The many intriguing aspects of the belt has spurred several hypotheses based on a typical subduction scenario. These features are related to the reactivation of early fault systems during the Trans-Mexican Volcanic belt's evolution; the main brittle fault system's geometry and age define a complex array of what could be multiple factors affecting the deformation of the belt. It exhibits many volcanic features, not limited to large stratovolcanoes, including monogenetic volcano cones, shield volcanoes, lava dome complexes, major calderas. Prior to the formation of the Trans-Mexican Volcanic Belt, Robby F an older, but related volcanic belt, the Sierra Madre Occidental occupied the area. Resuming in the Eocene, post-Laramide deformation, subduction related volcanism formed the Sierra Madre Occidental silic volcanic arc at a paleo-subduction zone off the coast of Baja California, before the peninsula rifted away. From the ocene to the Middle Miocene, counterclockwise rotation of the volcanic arc transitioned the once active Sierra Madre Occidental to a now active Trans-Mexican Volcanic Belt.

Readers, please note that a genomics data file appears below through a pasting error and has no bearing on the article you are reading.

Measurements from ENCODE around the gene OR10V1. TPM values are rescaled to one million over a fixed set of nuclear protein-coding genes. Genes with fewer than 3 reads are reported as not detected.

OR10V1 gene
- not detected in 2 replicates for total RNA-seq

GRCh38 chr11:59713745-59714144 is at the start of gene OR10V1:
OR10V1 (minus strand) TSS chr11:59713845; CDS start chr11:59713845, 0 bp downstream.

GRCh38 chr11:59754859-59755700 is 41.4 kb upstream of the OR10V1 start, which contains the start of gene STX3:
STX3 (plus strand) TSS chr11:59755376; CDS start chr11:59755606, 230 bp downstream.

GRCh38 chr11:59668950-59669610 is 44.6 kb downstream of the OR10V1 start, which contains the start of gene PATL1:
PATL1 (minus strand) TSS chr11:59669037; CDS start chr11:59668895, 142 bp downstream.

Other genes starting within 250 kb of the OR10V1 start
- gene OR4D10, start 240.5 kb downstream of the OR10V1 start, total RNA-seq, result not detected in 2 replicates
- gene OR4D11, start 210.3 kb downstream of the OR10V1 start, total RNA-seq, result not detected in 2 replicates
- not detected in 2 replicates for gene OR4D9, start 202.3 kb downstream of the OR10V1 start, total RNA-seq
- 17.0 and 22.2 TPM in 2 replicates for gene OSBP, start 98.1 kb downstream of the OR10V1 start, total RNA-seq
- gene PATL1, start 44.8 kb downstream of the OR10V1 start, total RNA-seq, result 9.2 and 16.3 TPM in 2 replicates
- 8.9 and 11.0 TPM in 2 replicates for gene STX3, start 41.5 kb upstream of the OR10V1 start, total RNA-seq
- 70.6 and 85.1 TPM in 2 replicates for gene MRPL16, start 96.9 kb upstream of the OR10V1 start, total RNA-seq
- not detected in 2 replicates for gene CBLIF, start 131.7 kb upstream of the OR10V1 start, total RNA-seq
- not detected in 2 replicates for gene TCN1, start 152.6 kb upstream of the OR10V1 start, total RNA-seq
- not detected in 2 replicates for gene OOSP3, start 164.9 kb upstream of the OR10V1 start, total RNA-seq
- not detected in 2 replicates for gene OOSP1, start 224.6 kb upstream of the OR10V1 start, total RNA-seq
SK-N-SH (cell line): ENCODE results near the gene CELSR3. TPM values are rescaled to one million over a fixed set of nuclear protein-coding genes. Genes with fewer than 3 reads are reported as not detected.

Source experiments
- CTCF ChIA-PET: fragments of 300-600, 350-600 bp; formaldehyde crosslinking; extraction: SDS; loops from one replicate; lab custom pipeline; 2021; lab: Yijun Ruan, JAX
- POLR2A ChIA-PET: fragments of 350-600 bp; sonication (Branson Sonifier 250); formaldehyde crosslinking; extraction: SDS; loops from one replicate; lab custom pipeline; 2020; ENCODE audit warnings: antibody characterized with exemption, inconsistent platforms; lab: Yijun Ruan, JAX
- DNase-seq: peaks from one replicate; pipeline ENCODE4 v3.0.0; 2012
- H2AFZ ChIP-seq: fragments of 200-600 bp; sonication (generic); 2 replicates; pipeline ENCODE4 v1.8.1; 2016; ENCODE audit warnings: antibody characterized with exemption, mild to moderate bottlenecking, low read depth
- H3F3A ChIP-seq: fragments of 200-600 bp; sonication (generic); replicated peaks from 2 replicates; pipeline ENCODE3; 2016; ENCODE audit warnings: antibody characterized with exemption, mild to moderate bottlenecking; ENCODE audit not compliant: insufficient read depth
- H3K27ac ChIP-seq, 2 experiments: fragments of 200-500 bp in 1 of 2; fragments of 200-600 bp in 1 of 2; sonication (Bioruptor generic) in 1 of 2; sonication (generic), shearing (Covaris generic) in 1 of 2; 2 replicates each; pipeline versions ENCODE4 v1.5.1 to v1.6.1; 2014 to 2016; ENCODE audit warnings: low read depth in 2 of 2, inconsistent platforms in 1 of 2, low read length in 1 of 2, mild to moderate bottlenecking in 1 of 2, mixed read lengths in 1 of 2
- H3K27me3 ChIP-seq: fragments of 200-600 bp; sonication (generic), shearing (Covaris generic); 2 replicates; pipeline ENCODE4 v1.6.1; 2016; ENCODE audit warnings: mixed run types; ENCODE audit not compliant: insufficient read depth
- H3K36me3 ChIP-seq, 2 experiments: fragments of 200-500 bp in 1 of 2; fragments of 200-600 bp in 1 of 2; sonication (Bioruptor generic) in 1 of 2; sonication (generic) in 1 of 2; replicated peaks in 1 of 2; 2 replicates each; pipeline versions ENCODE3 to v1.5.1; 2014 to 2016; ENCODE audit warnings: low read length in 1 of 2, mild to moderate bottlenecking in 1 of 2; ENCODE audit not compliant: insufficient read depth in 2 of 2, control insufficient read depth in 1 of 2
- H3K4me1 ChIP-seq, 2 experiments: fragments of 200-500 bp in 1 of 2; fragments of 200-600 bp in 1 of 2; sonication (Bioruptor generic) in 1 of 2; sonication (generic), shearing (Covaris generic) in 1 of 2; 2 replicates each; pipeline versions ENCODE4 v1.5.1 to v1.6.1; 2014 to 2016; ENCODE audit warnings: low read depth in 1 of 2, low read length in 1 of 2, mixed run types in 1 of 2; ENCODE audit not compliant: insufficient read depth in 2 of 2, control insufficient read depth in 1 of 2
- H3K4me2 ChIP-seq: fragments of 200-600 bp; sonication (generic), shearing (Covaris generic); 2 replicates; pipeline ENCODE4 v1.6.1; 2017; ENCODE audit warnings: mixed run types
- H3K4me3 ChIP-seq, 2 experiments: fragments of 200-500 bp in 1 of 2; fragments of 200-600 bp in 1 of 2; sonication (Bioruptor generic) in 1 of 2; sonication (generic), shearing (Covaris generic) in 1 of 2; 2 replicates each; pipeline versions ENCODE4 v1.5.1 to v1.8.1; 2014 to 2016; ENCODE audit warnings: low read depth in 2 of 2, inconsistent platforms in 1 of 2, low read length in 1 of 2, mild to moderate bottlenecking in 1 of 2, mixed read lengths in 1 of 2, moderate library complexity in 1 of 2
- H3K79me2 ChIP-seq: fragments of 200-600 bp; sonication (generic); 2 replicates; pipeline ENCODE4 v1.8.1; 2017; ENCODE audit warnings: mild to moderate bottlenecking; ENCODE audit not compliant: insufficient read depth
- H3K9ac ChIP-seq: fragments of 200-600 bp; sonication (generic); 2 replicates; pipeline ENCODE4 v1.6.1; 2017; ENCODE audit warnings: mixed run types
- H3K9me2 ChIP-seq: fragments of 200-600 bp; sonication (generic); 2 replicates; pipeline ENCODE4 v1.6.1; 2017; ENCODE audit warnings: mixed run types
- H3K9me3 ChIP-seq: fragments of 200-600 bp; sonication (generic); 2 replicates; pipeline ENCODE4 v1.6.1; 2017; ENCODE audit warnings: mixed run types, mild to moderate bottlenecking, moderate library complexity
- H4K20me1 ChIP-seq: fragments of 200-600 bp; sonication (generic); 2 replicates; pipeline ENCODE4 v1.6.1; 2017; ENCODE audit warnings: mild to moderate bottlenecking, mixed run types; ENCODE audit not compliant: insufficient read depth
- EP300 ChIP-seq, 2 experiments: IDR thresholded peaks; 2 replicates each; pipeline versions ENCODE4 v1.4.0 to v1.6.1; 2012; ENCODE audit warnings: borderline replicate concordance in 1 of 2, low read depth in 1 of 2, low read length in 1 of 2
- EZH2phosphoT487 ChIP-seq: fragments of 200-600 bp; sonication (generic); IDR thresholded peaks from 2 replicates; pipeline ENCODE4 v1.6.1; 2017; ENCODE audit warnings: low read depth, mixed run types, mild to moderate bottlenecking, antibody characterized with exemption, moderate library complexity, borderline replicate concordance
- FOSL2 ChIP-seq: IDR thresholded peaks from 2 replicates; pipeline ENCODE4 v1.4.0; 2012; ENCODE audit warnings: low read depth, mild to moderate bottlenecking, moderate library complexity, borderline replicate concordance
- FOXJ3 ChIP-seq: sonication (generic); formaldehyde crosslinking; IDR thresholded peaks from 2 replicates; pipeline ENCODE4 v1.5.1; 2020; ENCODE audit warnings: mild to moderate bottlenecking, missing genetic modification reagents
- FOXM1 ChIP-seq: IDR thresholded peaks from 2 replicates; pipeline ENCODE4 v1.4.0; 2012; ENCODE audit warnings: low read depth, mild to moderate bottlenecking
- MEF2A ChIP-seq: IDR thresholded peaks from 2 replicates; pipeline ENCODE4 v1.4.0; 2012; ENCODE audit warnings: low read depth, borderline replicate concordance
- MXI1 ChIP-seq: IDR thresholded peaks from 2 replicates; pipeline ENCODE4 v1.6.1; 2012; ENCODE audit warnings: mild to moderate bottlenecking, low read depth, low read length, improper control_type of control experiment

By the Middle Miocene, the transition from the silicic to more mafic compositions was complete, can be considered the beginning of the Trans-Mexican Volcanic Belt. Due to the orthogonal orientation of the Trans-Mexican Volcanic Belt in relation to the trend of Mexican tectonic provinces, its Pre-Cretaceous basement is heterogeneous; the Trans-Mexican Volcanic Belt east of 101°W rests upon Precambrian terranes, assembled into the Oaxaquia microcontinent and on the Paleozoic Mixteco terrane. West of 101°W, the Trans-Mexican Volcanic Belt resides on top of the Guerro composite terrane - a make up of Jurassic to Cretaceous marine marginal arcs, which are built on Triassic - Early Jurassic siliclastic turbidites. Assemblage of these basement rocks results with a thickness of 50–55 km east of 101°W and 35–40 km west of 101°W; the subducting plates originated from the breakup of the Farallon Plate at 23 Ma, which created two plates at equatorial latitudes, the Cocos Plate and southern Nazca Plate.